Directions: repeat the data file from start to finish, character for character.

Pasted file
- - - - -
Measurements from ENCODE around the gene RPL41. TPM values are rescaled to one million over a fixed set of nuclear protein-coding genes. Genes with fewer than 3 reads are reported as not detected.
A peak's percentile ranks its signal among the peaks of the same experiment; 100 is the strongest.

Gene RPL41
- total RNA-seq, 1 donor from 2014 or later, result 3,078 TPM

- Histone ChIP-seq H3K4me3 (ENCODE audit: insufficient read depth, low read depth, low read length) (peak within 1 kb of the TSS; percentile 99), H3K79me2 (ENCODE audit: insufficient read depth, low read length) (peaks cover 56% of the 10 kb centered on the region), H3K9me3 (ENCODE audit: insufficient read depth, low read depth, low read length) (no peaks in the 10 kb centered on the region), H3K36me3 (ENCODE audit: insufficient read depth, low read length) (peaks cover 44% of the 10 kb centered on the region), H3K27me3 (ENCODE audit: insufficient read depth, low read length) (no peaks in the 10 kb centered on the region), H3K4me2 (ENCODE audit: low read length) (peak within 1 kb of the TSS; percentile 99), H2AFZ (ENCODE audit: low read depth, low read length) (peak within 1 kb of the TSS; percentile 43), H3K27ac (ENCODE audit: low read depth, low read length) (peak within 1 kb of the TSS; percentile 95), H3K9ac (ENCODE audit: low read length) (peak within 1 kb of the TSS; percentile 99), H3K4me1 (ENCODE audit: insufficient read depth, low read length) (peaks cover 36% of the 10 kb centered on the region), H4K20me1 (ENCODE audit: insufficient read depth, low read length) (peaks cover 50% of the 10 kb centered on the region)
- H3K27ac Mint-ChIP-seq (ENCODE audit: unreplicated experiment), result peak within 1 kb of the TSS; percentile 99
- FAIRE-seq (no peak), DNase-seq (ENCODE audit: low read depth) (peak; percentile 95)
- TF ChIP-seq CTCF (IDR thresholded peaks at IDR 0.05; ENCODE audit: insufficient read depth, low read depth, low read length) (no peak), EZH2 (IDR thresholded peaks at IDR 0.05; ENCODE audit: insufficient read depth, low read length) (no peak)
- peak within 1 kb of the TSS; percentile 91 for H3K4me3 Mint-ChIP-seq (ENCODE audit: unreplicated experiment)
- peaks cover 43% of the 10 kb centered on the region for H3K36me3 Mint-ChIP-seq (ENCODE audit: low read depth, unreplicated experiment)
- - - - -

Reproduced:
Measurements from ENCODE around the gene RPL41. TPM values are rescaled to one million over a fixed set of nuclear protein-coding genes. Genes with fewer than 3 reads are reported as not detected.
A peak's percentile ranks its signal among the peaks of the same experiment; 100 is the strongest.

Gene RPL41
- total RNA-seq, 1 donor from 2014 or later, result 3,078 TPM

- Histone ChIP-seq H3K4me3 (ENCODE audit: insufficient read depth, low read depth, low read length) (peak within 1 kb of the TSS; percentile 99), H3K79me2 (ENCODE audit: insufficient read depth, low read length) (peaks cover 56% of the 10 kb centered on the region), H3K9me3 (ENCODE audit: insufficient read depth, low read depth, low read length) (no peaks in the 10 kb centered on the region), H3K36me3 (ENCODE audit: insufficient read depth, low read length) (peaks cover 44% of the 10 kb centered on the region), H3K27me3 (ENCODE audit: insufficient read depth, low read length) (no peaks in the 10 kb centered on the region), H3K4me2 (ENCODE audit: low read length) (peak within 1 kb of the TSS; percentile 99), H2AFZ (ENCODE audit: low read depth, low read length) (peak within 1 kb of the TSS; percentile 43), H3K27ac (ENCODE audit: low read depth, low read length) (peak within 1 kb of the TSS; percentile 95), H3K9ac (ENCODE audit: low read length) (peak within 1 kb of the TSS; percentile 99), H3K4me1 (ENCODE audit: insufficient read depth, low read length) (peaks cover 36% of the 10 kb centered on the region), H4K20me1 (ENCODE audit: insufficient read depth, low read length) (peaks cover 50% of the 10 kb centered on the region)
- H3K27ac Mint-ChIP-seq (ENCODE audit: unreplicated experiment), result peak within 1 kb of the TSS; percentile 99
- FAIRE-seq (no peak), DNase-seq (ENCODE audit: low read depth) (peak; percentile 95)
- TF ChIP-seq CTCF (IDR thresholded peaks at IDR 0.05; ENCODE audit: insufficient read depth, low read depth, low read length) (no peak), EZH2 (IDR thresholded peaks at IDR 0.05; ENCODE audit: insufficient read depth, low read length) (no peak)
- peak within 1 kb of the TSS; percentile 91 for H3K4me3 Mint-ChIP-seq (ENCODE audit: unreplicated experiment)
- peaks cover 43% of the 10 kb centered on the region for H3K36me3 Mint-ChIP-seq (ENCODE audit: low read depth, unreplicated experiment)